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Starts ok. Not massively engaging but anyone who has worked at the lowest levels of corporate greed would be able to relate to the frustration described by the author.
The teenage sarcasm, however preventes any deeper level to the book so after an hour or so, the feel is one of being cornered by a whinging egocentric that is nowhere near a funny as they think they are.
Completely lost interest by halfway through the book. Unfinished.
Have you listened to any of Ron Welch’s other performances before? How does this one compare?
Performance was great - he successfully presented the putrid hatred of humanity as written by the author.
What character would you cut from The Broke Ass Brigade?
Any additional comments?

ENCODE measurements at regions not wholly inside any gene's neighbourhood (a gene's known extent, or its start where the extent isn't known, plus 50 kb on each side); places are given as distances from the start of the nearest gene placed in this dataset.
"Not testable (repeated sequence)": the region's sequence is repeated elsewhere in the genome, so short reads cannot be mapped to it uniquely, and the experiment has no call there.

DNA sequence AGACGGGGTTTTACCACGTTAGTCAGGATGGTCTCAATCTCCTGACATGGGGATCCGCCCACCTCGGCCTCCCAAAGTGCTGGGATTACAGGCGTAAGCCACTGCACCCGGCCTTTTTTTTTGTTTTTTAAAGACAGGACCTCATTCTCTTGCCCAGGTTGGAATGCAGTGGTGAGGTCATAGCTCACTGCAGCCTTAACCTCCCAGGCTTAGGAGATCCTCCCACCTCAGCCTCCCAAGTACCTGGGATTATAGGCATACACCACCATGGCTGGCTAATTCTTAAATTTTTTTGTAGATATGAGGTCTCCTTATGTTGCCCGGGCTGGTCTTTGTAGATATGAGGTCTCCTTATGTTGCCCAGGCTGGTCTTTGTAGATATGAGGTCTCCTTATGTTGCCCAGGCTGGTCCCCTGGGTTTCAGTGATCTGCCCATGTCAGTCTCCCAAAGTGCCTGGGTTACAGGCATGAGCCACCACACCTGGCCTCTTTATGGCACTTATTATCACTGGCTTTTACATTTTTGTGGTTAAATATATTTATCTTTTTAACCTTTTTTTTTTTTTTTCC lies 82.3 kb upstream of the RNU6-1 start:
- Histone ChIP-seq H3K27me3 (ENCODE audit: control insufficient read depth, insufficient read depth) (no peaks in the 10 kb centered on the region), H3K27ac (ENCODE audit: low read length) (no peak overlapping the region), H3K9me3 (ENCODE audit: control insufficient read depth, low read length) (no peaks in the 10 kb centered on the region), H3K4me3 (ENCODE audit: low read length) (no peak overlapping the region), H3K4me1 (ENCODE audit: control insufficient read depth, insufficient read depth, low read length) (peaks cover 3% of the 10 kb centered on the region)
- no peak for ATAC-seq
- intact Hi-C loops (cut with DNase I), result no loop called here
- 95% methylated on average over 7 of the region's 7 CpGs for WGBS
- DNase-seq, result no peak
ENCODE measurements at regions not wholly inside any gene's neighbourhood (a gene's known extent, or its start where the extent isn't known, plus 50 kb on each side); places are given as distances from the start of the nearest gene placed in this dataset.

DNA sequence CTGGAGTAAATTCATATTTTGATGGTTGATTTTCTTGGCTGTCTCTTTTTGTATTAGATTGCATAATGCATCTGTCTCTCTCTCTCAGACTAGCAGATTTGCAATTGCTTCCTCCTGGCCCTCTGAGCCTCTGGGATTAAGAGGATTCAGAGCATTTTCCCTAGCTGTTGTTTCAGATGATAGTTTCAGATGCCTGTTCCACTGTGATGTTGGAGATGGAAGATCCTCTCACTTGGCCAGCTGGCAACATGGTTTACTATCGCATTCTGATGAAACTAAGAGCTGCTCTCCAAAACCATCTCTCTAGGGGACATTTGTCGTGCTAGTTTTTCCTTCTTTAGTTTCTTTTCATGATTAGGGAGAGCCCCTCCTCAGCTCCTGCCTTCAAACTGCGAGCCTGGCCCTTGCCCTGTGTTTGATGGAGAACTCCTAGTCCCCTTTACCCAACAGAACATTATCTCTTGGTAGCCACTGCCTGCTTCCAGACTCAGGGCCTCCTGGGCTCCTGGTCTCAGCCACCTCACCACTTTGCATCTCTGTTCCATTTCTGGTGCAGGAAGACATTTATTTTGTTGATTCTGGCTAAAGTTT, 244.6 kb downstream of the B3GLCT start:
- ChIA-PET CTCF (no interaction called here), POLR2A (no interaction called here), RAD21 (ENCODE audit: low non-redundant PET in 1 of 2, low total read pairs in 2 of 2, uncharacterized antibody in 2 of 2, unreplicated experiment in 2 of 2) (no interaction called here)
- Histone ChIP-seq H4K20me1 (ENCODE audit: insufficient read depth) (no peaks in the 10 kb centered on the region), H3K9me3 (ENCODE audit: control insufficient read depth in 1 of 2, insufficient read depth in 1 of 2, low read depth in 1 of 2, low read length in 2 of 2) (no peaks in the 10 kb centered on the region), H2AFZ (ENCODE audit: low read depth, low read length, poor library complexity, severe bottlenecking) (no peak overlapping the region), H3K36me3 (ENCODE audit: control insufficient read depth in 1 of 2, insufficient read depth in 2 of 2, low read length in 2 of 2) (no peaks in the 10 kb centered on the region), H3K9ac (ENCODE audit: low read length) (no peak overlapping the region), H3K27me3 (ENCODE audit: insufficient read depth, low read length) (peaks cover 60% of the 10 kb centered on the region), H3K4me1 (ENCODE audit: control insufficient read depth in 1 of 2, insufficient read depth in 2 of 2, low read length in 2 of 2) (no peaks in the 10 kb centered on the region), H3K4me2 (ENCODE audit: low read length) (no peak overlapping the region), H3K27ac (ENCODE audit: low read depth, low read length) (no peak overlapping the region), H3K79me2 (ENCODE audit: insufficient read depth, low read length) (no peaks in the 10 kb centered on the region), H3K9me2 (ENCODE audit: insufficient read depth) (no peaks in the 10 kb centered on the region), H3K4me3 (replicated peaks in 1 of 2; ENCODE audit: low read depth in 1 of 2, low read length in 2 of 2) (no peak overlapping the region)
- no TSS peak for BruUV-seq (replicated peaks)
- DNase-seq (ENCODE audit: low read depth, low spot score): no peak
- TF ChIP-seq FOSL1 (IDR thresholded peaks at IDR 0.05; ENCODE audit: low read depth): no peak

Asperger's is not an excuse for this vitrioloc putrid hatred of all mankind. The author indulges in non-stop complaining about the actions of others while placing blame on everybody but himself. The writer states that he quits a job he hates - then earns a college degree in History while working as a security contractor: looks like a positive future. Then post degree he agrees to go back to "the company store" that he knows is incompatible with his personality. All the while complaining that he has no options: only a dog returns to its vomit. The writer was single with nothing but freedom. Join the JobCorp, volunteer for something meaningful in your community, there is no debtors prison: it's just a bad credit rating not a character rating. Do SOMETHING: hitchhike to Montana and raise sheep in a lean-to down by the river. The writer had plenty of time for video games, movies, and non-stop complaining - but never anything positive. Repay evil with more evil is non-productive. The writer states that an old military man took him to the side and told him effectively "There's the door - what hinders your freedom?" - he rejects it. Ok - you want to change the corporate world: upgrade that BA to an MBA and Management PhD. I see nothing here but juvenile glee in finding the most negative thing possible to say about horribly broken people. The writer has become a stereotype of that which he hates. Forget finding religion - the writer desperately needs to find humanity.
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